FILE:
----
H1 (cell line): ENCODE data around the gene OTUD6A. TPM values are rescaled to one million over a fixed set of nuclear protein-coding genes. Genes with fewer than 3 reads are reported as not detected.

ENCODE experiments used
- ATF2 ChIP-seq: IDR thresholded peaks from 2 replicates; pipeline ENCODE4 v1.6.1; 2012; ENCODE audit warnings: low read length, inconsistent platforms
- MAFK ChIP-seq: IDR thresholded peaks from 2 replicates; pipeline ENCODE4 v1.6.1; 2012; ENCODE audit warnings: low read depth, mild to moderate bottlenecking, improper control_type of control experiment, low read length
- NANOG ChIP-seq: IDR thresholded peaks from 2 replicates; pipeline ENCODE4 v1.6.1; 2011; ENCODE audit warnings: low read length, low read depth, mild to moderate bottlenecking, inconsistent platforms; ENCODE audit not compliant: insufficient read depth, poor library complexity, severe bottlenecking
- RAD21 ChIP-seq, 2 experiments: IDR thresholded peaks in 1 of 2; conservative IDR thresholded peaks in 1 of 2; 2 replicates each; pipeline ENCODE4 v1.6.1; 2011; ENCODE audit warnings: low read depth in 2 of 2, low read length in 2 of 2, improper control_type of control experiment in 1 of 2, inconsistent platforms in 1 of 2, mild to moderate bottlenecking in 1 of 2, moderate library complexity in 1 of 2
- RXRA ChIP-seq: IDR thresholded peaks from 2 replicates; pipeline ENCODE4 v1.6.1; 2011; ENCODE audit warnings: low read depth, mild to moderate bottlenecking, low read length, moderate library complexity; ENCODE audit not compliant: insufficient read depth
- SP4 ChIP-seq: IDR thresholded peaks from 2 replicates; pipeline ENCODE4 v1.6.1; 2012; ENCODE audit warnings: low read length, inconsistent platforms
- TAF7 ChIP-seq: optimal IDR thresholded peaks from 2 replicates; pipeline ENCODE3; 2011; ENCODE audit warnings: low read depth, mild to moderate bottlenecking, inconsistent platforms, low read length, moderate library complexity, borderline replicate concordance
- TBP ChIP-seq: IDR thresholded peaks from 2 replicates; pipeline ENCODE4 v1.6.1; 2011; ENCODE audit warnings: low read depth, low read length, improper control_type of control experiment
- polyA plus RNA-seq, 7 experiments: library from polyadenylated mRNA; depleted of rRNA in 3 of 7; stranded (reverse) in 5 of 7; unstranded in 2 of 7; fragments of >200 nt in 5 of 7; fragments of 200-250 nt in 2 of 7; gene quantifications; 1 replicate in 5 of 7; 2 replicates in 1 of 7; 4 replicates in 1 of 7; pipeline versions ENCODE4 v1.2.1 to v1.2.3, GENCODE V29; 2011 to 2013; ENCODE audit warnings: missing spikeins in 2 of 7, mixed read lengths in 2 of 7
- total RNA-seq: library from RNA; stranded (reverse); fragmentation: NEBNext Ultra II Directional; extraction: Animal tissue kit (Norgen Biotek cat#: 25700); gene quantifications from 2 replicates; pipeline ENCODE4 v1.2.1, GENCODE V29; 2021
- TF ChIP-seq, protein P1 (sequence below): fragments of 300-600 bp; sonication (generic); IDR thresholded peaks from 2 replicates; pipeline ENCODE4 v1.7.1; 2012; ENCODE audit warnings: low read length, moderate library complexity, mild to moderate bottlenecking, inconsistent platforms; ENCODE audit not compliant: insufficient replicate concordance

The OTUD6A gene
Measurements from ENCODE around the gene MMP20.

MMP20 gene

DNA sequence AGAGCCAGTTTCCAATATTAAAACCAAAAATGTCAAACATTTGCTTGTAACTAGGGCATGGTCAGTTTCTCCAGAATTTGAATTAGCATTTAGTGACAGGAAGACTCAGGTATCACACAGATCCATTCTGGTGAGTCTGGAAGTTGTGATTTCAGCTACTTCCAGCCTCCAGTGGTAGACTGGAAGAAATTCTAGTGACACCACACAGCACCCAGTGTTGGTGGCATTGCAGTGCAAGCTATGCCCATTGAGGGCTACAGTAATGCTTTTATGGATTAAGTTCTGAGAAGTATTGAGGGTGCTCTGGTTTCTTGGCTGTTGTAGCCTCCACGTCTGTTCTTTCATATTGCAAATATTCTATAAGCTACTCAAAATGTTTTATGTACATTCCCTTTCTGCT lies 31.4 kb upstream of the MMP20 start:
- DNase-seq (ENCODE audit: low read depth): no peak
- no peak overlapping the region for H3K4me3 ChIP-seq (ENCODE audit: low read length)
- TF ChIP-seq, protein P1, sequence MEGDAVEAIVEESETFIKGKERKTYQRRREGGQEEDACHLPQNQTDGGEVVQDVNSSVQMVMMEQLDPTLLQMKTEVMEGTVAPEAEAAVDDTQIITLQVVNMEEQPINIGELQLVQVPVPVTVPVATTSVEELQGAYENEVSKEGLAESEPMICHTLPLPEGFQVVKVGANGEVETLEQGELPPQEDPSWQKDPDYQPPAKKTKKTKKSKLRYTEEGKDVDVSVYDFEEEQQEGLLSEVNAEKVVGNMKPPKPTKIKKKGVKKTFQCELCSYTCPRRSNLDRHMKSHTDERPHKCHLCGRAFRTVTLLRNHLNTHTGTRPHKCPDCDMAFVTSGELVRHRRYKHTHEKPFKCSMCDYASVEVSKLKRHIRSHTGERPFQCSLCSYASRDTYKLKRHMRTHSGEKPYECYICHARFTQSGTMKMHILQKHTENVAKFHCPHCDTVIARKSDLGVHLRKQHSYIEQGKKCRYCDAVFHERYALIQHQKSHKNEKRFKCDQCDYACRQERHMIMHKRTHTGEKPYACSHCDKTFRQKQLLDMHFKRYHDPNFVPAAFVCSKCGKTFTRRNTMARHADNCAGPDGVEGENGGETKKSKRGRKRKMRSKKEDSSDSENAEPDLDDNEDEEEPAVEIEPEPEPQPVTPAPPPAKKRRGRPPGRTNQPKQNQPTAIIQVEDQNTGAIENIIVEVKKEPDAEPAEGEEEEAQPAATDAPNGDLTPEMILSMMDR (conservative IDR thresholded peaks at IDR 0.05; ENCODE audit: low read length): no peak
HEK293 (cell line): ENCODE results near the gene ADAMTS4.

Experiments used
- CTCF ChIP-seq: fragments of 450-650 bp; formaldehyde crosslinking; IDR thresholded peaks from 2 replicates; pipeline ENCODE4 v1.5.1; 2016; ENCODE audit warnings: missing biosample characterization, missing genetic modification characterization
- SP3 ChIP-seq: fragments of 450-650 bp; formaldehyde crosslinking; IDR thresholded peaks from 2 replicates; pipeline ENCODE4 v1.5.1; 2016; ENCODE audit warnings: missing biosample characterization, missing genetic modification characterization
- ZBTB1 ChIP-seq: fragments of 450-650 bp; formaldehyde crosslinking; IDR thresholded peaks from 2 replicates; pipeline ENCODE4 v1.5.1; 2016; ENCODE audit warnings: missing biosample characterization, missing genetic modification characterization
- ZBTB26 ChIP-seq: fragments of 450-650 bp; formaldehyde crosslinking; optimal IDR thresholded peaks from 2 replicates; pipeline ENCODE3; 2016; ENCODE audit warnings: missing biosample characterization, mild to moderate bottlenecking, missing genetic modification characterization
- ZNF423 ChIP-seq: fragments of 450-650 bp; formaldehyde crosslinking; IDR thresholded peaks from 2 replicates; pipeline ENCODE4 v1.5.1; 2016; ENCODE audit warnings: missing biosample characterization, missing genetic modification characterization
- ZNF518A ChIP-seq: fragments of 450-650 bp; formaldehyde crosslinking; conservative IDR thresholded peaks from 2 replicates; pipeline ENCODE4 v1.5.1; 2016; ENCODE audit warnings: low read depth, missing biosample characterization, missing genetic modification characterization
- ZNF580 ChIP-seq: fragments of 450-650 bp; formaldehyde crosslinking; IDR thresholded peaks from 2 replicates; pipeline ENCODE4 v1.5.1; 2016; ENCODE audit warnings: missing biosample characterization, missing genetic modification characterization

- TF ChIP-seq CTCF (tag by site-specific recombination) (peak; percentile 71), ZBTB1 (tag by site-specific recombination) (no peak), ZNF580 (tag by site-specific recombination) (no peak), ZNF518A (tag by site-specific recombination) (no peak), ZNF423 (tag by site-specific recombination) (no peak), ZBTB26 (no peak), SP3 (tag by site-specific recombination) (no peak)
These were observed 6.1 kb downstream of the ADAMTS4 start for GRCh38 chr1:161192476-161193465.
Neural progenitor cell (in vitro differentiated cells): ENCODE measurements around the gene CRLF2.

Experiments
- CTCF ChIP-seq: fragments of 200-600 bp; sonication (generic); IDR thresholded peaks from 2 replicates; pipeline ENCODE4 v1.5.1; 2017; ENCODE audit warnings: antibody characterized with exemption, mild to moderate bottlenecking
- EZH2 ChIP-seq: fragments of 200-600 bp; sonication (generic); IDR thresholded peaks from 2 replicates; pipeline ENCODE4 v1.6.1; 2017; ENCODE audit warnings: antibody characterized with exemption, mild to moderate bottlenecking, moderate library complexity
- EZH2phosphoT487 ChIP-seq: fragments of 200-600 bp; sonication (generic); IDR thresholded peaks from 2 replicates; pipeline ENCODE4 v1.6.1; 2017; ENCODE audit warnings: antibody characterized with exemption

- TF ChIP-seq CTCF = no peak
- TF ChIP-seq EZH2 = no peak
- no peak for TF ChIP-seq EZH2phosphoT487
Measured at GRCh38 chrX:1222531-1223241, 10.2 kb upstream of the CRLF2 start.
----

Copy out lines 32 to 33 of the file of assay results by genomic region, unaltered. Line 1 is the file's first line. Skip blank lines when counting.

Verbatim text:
Neural progenitor cell (in vitro differentiated cells): ENCODE measurements around the gene CRLF2.

Experiments